Unfortunately, the ability to enjoy the benefits of nature often falls along social and economic divides, deepening health inequalities in cities. This means that poor health, disproportionately borne by those who are socioeconomically disadvantaged, is compounded by greater environmental burdens where they live. For example, a European systematic review showed that socially disadvantaged children commonly suffer from multiple and cumulative health burdens related to poor quality housing, greater exposure to traffic and industrial pollution, and a lack of healthy, natural spaces where they live. These children are more susceptible to harm from adverse environmental conditions because they often lack protective factors such as adequate nutrition, opportunity for play and essential health care.

Tackling health inequalities is a major global health priority, and ensuring equitable access to nature must be part of that strategy. While exposure to nature can benefit everyone, there is consistent evidence that the benefits are strongest among socioeconomically disadvantaged groups.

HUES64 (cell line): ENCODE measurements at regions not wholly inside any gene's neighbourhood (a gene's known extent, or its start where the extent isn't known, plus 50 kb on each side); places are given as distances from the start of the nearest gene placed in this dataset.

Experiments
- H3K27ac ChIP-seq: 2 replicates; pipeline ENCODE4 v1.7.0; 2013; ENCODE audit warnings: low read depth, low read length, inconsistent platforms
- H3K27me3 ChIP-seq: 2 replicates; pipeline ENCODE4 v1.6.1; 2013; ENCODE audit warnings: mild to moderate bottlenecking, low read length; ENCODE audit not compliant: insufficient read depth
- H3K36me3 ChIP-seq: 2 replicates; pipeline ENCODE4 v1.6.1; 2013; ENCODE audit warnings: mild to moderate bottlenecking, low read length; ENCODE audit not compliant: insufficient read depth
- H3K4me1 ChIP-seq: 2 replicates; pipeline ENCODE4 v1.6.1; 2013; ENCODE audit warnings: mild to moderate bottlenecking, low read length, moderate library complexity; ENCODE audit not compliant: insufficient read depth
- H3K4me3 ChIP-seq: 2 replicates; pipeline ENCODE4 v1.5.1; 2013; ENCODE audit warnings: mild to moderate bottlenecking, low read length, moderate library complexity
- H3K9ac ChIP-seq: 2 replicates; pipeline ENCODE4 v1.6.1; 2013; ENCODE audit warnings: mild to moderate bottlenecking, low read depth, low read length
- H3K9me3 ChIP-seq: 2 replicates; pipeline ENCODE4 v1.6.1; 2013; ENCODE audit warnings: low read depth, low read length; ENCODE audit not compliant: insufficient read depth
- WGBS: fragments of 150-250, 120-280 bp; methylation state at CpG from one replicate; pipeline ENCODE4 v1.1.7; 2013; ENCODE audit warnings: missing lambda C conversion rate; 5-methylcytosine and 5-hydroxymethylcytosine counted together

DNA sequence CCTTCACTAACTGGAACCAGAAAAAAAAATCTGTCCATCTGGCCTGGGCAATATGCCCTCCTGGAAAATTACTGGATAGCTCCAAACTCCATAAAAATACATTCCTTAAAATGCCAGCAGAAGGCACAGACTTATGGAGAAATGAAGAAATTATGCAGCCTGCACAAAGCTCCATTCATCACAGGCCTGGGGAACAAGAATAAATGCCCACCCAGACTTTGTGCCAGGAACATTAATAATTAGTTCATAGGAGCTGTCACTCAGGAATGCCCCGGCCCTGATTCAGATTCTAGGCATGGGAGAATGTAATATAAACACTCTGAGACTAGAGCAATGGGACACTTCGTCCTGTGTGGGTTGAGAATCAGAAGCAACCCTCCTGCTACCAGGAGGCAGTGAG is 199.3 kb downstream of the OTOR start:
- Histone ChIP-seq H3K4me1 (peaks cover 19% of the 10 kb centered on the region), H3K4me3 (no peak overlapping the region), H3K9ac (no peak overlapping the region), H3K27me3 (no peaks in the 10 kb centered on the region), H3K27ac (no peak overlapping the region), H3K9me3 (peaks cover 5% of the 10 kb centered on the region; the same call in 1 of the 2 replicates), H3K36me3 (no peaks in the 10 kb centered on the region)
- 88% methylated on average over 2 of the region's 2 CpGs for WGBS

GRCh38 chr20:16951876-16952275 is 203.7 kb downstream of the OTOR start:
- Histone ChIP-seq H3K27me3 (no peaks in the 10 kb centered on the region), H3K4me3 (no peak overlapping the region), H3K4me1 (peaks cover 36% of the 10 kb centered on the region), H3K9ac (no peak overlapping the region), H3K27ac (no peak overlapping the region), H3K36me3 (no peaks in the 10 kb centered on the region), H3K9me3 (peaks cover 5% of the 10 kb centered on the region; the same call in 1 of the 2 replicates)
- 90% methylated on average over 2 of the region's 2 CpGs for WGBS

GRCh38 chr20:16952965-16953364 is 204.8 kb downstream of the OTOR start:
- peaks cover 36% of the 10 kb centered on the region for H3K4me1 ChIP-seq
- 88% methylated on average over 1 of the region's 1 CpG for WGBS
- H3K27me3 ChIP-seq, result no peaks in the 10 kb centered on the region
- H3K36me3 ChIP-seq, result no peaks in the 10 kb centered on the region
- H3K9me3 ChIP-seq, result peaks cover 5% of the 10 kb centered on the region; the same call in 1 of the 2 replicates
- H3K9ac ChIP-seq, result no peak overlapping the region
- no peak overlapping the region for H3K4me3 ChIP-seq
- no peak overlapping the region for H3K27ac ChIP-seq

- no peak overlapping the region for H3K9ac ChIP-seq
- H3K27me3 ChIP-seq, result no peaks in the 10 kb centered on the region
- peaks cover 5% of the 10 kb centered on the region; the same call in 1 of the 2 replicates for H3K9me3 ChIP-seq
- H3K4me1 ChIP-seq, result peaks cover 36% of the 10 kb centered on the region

The association between green space and reduced mortality has been found to be strongest in the most socioeconomically deprived urban areas. Increased green space exposure also appears to decrease the effect of income deprivation on all-cause and cardiovascular mortality. Multiple studies on green space exposure and birth have found that the strongest positive associations are found among the most socially disadvantaged. It is not clear why these stronger associations exist but emerging evidence suggests that nature may provide a buffer from difficult life circumstances, and be protective against stress as a setting for emotional, physical, and social support.

The benefits of everyday contact with nature are vast and there is a need to ensure that this nurturing from nature is not determined by a person’s wealth, income, or ability to leave the city. Time in nature is an essential right of childhood and sets a critical foundation for lifelong health. As an increasingly urban planet, we need to configure our cities to maximize nature in every nook and cranny and guarantee everyone is free to benefit from it. Instead of planning the apportioning of trees amid sprawling cites, there is an opportunity to plan vibrant cities amid great forest canopies. Our health depends on it.

Studies referenced: